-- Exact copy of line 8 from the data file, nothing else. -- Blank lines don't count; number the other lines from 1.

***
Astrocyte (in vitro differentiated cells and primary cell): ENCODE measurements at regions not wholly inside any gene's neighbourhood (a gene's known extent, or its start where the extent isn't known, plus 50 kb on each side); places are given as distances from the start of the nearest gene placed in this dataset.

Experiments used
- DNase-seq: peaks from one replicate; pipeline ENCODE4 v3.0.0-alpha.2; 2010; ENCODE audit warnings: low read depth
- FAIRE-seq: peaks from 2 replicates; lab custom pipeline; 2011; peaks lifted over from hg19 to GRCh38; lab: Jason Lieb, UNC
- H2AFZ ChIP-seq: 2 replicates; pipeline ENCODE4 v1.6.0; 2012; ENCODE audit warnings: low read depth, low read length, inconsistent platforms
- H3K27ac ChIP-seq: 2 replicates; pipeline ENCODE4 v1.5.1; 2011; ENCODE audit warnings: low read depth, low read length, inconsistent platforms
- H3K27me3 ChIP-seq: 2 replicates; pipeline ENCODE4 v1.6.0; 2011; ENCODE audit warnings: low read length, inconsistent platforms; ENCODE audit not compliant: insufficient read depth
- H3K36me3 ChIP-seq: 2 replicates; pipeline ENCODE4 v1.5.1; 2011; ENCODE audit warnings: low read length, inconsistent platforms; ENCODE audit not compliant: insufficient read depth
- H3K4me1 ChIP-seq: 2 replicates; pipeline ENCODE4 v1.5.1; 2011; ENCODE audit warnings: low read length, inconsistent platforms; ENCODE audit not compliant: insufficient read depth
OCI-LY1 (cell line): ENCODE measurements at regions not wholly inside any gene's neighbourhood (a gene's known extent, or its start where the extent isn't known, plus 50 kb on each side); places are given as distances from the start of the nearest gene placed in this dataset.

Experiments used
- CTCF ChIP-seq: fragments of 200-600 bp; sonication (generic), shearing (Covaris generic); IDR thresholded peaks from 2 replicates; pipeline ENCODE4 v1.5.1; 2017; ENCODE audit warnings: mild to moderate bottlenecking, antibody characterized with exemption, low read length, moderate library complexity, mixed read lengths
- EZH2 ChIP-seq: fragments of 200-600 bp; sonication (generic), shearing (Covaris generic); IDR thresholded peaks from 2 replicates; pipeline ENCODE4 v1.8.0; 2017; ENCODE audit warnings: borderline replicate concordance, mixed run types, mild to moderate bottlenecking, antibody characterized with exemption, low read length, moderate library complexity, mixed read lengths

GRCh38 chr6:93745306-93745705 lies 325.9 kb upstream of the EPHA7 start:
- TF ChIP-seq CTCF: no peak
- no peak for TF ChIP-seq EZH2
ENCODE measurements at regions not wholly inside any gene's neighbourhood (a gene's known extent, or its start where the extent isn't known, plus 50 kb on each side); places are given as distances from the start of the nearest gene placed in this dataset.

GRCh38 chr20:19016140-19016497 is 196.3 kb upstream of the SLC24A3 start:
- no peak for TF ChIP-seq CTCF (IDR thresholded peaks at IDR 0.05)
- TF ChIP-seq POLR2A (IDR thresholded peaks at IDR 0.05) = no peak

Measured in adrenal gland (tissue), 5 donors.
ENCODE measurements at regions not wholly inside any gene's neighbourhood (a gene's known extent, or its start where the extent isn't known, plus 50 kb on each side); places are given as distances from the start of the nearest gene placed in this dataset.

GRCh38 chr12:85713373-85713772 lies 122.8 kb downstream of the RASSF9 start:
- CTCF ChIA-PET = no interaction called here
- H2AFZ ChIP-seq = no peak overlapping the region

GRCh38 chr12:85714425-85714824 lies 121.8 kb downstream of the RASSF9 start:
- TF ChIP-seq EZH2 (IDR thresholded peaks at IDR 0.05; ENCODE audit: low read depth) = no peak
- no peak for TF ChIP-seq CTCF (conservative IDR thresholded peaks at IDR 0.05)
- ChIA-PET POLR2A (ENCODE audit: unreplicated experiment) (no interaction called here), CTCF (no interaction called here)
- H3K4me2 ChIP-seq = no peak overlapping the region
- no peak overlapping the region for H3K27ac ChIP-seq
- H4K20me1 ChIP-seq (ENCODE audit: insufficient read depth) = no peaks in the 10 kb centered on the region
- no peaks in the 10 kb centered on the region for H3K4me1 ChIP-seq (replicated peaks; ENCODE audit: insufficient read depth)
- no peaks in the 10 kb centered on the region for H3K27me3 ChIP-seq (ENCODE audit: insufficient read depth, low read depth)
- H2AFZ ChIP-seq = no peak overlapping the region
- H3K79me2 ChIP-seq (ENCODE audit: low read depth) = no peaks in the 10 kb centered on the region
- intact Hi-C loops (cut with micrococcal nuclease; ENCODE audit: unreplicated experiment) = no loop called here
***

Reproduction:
- H3K36me3 ChIP-seq: 2 replicates; pipeline ENCODE4 v1.5.1; 2011; ENCODE audit warnings: low read length, inconsistent platforms; ENCODE audit not compliant: insufficient read depth